By Giana B. Sirota & Tamara Castellano
Do you have a goal you have been wanting to set? Maybe you want to workout more, lose weight or learn to speak a new language. Or perhaps you want to set an annual reading goal?
Setting a goal and reaching it gives you a sense of accomplishment and triggers the reward system (ie. DOPAMINE) in your brain. And—as you know—when dopamine is released, you feel happy. Thus goal setting can be a key component in giving you an on-going sense of wellbeing.
But setting goals and actually attaining them, well that’s the trick.
Admit it, sometimes you see people on social media doing things that you wish you could do or would like to try. We’ve all thought, "they did that, I want to do that,” but you never start it, let alone finish it.
Recently, we each set a goal. Giana’s was to give up eating meat for 21 days. Tamara’s was to workout six days a week for a month.
Giana succeeded, saying “it was actually easier than I thought. The days went by fairly quickly so that helped. It was a pretty victorious goal to reach as I had never done something like this before.”
“Working out consistently for six days a week was a huge lifestyle change,” said Tamara. “I’m active but I didn’t get to the gym all the time. So I started small and committed to 30 minutes a day.”
Setting goals takes some work, so we wanted to give you some easy guidelines to follow to help you set AND attain your goals.
Make it attainable.
We don’t recommend setting a goal like solving world peace as you’d probably be setting yourself up to fail. But you could set a goal of performing a random act of kindness everyday. Just something simple like holding the door open for someone or surprising a friend with a card "just because."
Whatever your goal is, just make sure it’s “difficult” enough to stretch for it, but not so complicated that you can’t attain it.
Change your environment.
Your brain has the amazing ability to connect an environment with a routine. For example, when you go to the movies, you automatically order popcorn even if you’re not hungry—because you’ve created a habit for yourself that can be hard to break. Maybe you’ve set a goal to write a book or start a blog but every time you go to your local coffee shop, you zone out instead of writing? Try going to a different coffee shop or go to a park to write. The change in scenery can be enough to jumpstart your brain into building a new habit that helps you hit your goal.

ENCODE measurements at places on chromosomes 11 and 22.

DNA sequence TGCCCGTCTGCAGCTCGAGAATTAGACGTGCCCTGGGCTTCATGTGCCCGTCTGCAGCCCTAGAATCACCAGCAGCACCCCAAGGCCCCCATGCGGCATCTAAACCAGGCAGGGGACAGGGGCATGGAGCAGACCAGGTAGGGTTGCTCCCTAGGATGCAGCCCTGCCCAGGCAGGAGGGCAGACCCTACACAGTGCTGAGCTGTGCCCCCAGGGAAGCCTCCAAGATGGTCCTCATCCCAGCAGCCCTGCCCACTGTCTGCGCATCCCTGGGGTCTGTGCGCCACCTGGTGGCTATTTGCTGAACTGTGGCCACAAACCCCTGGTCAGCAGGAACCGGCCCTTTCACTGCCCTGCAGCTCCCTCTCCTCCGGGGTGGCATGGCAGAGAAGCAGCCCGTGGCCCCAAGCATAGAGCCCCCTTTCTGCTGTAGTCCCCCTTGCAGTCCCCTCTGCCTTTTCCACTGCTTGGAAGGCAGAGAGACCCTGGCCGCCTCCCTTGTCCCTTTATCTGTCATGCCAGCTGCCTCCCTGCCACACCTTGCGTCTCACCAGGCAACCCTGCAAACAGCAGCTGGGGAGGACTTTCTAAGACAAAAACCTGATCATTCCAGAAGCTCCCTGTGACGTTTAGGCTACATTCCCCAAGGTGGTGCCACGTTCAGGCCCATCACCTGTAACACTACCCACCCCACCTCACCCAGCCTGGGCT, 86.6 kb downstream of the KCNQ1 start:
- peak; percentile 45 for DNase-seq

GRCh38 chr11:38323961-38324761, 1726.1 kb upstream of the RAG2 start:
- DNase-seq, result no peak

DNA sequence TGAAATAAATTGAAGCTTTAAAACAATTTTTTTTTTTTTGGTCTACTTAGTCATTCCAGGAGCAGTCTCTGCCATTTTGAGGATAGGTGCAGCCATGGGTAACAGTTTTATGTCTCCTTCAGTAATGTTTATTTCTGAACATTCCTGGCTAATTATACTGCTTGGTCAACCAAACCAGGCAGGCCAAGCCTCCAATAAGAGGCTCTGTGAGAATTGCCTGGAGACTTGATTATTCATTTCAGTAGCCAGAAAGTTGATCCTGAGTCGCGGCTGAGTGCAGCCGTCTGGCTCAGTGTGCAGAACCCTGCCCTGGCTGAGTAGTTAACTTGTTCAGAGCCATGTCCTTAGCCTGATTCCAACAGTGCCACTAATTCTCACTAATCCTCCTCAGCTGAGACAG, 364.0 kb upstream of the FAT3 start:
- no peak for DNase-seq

And speaking of habits…
Try to make attaining the goal you’ve set for yourself part of a new habit. The key to forming a habit it consistency. So let’s say you’re goal is to workout three days a week. The best way to make that happen is to plan your workouts so you create a new habit. Start by deciding what workout you’re going to do. If you’re going to take a class, pick out the class you want to take and put it on your calendar like you would any other meeting or appointment and keep the schedule consistent every week. Or maybe you want to lift weights. Decide what exercises you’ll do when you get to the gym and set aside a consistent time for when you’re going to go to the gym.
You already know that dopamine is released when you get something you want. By want, we mean your favorite meal, a new job, ticking something off your to-do list. Those things release dopamine and make you feel happy. You can trick your brain into releasing dopamine by breaking your big goal into smaller pieces. Let’s use the example of setting an annual reading goal of 10 books. Instead of just thinking about 10 books, set a smaller goal of reading every night for 15 minutes. That way each time you hit that smaller goal, the release of dopamine and ensuing sense of accomplishment will give you the boost you need to complete the bigger goal of 10 books.
What are some of your tricks for reaching your goals? Share your thoughts below and we’ll post them on our Facebook page.
“It always seems impossible until its done.” Nelson Mandela